Yet between 1932 and 1942 Standard never considered allowing a synthetic-rubber industry to develop in America. It discouraged every attempt by the rubber companies, already concerned with the insecurity of their sources of supply, to create an alternative, domestic source. “Until we have permission,” Howard wrote in 1938, “there is absolutely nothing we can do, and we must be specially careful not to make any move whatever, even on a purely informal, personal or friendly basis, without the consent of our friends. We know some of the difficulties they have…from a national standpoint in Germany….The only thing we can do is loyally to preserve the restrictions they have put upon us.”
Then, shortly before the war, Standard’s chemists developed a new synthetic rubber, butyl. In 1938, according to Thurman Arnold’s testimony, “while the Hitler government for military reasons was refusing to make available to this country the German buna rubber, Standard sent to I.G. Farben information as to the American butyl rubber.” A few months later the United States Navy became interested in the development of butyl. The navy’s Bureau of Construction sent a Mr. Werkentheimer to inspect Standard’s laboratory. “As agreed upon,” a Standard official reported, “I took Mr. Werkentheimer over to the K plant when it appeared that I could not very well steer his interest away from the process. However, I am quite certain that he left with no picture of the operations,” other than a most general one.
At the same time Standard was aiding the Nazis in the construction of a refinery for aviation gasoline although it knew that the refinery was integral part of the German four-year-plan of autarchy and preparation for war.
Did Germany’s war upon the Allies lead the bride to sue for divorce? Why should it? In 1939 a new vow was made to continue the marriage in wartime. Howard met with representatives of I.G. in Holland. “We did our best,” he reported, “to work out complete plans for a modus vivendi which would operate through the term of the war, whether or not the U.S. came in.”
So the battle of France found Standard busily engaged in reallocating its world markets with I.G. and putting pressure on Shell to go along in abandoning its patent rights over the French market. Then the military conquest of France might be followed by the economic conquest of France under I.G. Farben.
In February, 1941, Standard was also refueling Italian airlines carrying mail and documents from Brazil and possibly industrial diamonds. When Secretary Hull objected, Standard continued this service to the Axis over Hull’s protests.
Even more revealing than these instances of deception is the state of mind of American industry which Arnold’s testimony exposes. Frank Howard, in reporting upon his meeting with the IG officials in 1939, spoke of the difficulties of maintaining normal contacts during the “period of the war.” In September, 1939, Standard cabled to the Japanese monopoly, Mitsui, proposing that they prepare the way at once for the reëstablishment of commercial relations “after any interruptions in our trade,” which Standard feared might come. In other words, American industry believes that either the Axis will triumph or there will be a negotiated peace. In either event our industrialists are ready now to reëstablish open bonds within the Axis, partly out of respect for German scientific superiority; partly out of jealousy for the great British combines; partly out of fear for the new American companies which are breaking their way into the pastures of monopolies through defense contracts and which, by their energies, may get over the major share of shrinking markets when the war is over. But is this as innocent as it looks? Sooner or later business men who ally themselves with fascism become fascists; and once fascism captures economic control, then a fascist coup must follow to seize political power.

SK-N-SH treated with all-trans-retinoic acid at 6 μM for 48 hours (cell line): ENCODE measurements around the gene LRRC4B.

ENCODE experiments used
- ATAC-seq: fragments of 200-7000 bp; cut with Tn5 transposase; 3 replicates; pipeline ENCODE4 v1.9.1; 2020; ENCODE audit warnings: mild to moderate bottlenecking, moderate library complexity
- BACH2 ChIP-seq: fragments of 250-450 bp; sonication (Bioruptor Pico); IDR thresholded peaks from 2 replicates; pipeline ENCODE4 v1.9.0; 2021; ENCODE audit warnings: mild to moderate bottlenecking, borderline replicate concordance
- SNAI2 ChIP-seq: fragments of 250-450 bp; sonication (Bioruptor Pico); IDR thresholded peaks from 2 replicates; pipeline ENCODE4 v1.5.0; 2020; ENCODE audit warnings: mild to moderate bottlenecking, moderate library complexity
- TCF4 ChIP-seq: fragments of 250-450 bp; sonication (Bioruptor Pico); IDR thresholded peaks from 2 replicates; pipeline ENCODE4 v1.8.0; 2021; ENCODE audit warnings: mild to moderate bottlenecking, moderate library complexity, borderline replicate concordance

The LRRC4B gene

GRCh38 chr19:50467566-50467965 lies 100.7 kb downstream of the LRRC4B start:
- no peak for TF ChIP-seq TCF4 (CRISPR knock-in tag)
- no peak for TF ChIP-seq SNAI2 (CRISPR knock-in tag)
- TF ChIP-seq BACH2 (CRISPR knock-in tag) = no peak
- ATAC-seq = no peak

Is there any understanding of this danger in America? “Standard Oil delayed the use of buna rubber in this country,” Thurman Arnold testified, “because Hitler did not wish to have the rubber exploited here.” Yet who was punished? Standard for dealing with the enemy, or Arnold for exposing the deal? Standard escaped with a light consent decree, free to remarry later on. But two days after Arnold testified, the War Department, backed by American industry, won its long fight to silence the Anti-Trust Division for the duration of the war; there are to be no more prosecutions of monopolies which are contributing to the ware effort and those are, of course just the ones that Hitler courts in marriage.
What of our patent laws, the weapons of self destruction with which Hitler bound and chained us? Are they to remain? Probably. Yet who pretends that even the most dramatic revision of these laws would save us? There is a deeper sickness of the isolation of scientific knowledge behind corporate walls. It would take a fortune now for a new competitor to find out by independent research, what Standard and General Electric have already discovered and are keeping to themselves. At heart we all know that public ownership alone can free our strength.
We this now as in a dream. We are in a chariot racing through a dark forest pursued by wolves. The driver whips the horses and suddenly we see that they are not horses, but ostriches. Are we to dash out and hunt for horses, or are we to try and drive the ostriches? The dream chokes us as we awaken.
This article appeared in the April 6, 1942 issue of the magazine.